This week, we spoke to a *Ruz, a Nigerian who has made Côte d’Ivoire home but hasn’t cut Lagos off completely.

Every week, I write about Nigeria’s experience in another country, but my surprise is always the same when I find another country where Nigerians are thriving. 

Saudi Arabia, China, Uganda, Mauritius and Kenya: what is your favorite experience yet?

Today’s experience takes us to Francophone Africa. 

Let’s get into it. If you don’t speak a word of French, how do you move to Ivory Coast where you won’t find a lot of people who speak English?

For *Ruz, a family move to Côte d’Ivoire was possible because of a job offer. 

He told TechCabal: “After a little internet sleuthing and a couple of inquiries, we were like, this place seems to have the basics that our beloved country still struggles to have so let’s take a leap of faith and see how it goes.”

What Ruz realized in a few days is that Abidjan, Côte d’Ivoire’s economic capital is Lagos that works. Think clean water, good roads, no traffic or unreasonable bans.

Also, imagine an airport with a defibrillator. For most people, why is a defibrillator at an airport or public space a big deal? 

Here’s your answer from a real life experience:

But here’s what we already know: Félix Houphouët-Boigny International airport is miles ahead of Murtala Mohammed Airport, Murtala Muhammed International Airport & MM2 combined.

Tech in Cote D'Ivoire: The exterior of the  Félix Houphouët-Boigny International airport
The exterior of the Félix Houphouët-Boigny International airport
Tech in Cote D'Ivoire: The interior of the  Félix Houphouët-Boigny International airport
The interior of the Félix Houphouët-Boigny International airport

For a country that ended a civil war less than ten years ago, they’re certainly poised to welcome travelers. 

“Their immigration personnel are pretty straight forward and their scanners work. Pass through the scanner, frisk and check, and you’re good to go. Though remember to have your yellow card.”

When you’re past immigration, you’ll be happy to know that you can pick up a SIM card at the airport. Remember that time we talked about the privacy concerns SIM registrations have?

“There was an Orange and MTN stand, I bought a SIM card, presented my passport for identification and in less than 5 minutes I had a line to use”

Asking what cab and bike hailing options are in a city can tell us a lot about how cities move. In Kenya, Safebodas are the way to move. 

In Côte d’Ivoire, cabs and a metro system called Sotra are the way to commute. Uber launched here in late 2019, one year after another ride hailing service, Yango.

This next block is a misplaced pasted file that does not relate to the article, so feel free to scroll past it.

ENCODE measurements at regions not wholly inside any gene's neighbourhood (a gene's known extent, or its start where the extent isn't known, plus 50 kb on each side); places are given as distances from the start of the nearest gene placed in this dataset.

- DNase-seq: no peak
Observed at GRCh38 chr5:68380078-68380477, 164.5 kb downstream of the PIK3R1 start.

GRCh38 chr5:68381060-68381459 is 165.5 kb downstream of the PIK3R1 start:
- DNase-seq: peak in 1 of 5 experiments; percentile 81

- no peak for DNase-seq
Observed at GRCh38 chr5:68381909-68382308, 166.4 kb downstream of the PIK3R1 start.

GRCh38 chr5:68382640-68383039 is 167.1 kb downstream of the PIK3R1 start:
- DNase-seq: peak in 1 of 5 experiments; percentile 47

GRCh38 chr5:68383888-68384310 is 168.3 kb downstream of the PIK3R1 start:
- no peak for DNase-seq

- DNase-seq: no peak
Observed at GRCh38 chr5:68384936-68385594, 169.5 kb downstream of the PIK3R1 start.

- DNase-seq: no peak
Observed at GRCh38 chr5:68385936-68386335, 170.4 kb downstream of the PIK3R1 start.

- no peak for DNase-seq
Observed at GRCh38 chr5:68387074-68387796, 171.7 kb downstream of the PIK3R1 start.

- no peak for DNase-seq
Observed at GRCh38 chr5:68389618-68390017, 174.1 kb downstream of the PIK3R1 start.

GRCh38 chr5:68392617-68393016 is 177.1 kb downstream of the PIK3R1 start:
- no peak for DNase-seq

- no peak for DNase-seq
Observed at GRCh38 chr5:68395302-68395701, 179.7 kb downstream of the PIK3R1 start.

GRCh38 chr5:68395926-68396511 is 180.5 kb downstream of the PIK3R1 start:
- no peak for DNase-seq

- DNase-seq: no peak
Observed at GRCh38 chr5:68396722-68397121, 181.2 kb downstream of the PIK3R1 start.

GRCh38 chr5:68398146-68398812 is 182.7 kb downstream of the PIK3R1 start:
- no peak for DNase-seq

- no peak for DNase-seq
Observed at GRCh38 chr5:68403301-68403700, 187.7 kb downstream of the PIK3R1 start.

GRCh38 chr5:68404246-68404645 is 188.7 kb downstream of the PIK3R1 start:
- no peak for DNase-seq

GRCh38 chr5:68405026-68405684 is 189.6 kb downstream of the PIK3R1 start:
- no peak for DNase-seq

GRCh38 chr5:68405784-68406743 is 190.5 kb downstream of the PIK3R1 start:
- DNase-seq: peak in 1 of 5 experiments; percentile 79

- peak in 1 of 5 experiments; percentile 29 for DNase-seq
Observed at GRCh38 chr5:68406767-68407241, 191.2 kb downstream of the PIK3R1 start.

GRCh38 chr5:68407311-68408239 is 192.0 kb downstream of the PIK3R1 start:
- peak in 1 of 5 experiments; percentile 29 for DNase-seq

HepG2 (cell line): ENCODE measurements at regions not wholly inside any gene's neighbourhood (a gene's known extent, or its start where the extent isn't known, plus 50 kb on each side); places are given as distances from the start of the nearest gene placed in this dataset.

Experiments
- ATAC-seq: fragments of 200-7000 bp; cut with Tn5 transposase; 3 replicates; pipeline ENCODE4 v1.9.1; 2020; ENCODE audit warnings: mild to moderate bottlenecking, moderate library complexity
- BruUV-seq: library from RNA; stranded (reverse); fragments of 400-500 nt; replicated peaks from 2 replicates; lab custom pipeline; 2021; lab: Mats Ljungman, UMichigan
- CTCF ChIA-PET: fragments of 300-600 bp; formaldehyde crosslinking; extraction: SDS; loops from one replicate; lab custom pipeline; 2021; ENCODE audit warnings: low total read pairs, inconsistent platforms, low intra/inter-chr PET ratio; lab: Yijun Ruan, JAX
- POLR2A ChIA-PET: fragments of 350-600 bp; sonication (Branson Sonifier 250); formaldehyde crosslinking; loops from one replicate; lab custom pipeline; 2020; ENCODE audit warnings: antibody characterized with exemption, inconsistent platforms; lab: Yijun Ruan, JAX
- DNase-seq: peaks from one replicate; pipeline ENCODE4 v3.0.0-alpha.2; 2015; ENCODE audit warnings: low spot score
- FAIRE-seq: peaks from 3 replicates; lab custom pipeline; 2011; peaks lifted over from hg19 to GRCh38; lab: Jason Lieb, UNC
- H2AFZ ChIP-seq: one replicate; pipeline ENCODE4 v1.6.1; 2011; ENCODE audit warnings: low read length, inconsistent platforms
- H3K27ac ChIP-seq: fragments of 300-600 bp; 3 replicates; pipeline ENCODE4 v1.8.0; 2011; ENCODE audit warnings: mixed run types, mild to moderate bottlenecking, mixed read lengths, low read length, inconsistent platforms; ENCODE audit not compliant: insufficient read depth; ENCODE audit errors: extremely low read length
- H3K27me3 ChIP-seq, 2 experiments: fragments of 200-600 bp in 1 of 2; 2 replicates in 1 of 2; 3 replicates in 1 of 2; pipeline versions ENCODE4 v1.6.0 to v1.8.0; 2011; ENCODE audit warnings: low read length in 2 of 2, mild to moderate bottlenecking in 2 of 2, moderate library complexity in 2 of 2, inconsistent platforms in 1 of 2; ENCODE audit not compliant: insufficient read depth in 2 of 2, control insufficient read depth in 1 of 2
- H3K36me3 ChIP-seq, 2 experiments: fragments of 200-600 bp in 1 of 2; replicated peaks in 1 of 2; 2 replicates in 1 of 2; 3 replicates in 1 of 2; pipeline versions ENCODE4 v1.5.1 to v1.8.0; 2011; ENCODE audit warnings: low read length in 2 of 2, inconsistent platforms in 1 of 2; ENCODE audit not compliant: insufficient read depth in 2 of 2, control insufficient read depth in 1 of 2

Ruz says bike hailing isn’t a thing yet, but if you’re looking to have food delivered, Glovo might be your go-to. 

Let’s switch tracks and talk about one of my favorite things: how much does data cost in Ivory Coast and how much data can ₦2000 ($5) (3300CFA) buy?

You get 1200MB for 7 days on Orange and 4GB for a month on MTN. 15GB for 30 days costs CFA20000 (₦12000) ($33). 

Data costs across Uganda and Kenya are almost similar.

What are Ruz’s top five apps in Ivory Coast? Netflix, YouTube, Google Translate, Twitter and Duolingo. It is difficult to find locals who speak English. 

In Nigeria, he uses Twitter, Quantic, YouTube, LinkedIn and Spotify. 

Mpesa filled a big part of last week’s conversation. While mobile money is popular in Ivory Coast, Mpesa doesn’t have a footprint here yet.

“Mobile Money is used to pay for electricity, water and  internet. MTN, Orange, Moov and Ecobank all have mobile money apps.”

Abidjan is Lagos that works 

On a scale of 1-10, where does Ruz rate Ivory Coast tech wise? He scores it a 5 because even though there is internet penetration where he lives, there’s not much tech in the country. But it manages to distract you with its organisation. 

He rates his tech experiences in Lagos a 6. But rest assured, he’s ready to permanently trade Lagos for Côte d’Ivoire at a moment’s notice!

If you want to share your tech experience with TechCabal, send me an email:

Side bar: One reader suggested we call this series “Outside Life”. What do you think? Let me know in the comments.

*Name has been changed at interviewee’s request.

Olumuyiwa Olowogboyega Author

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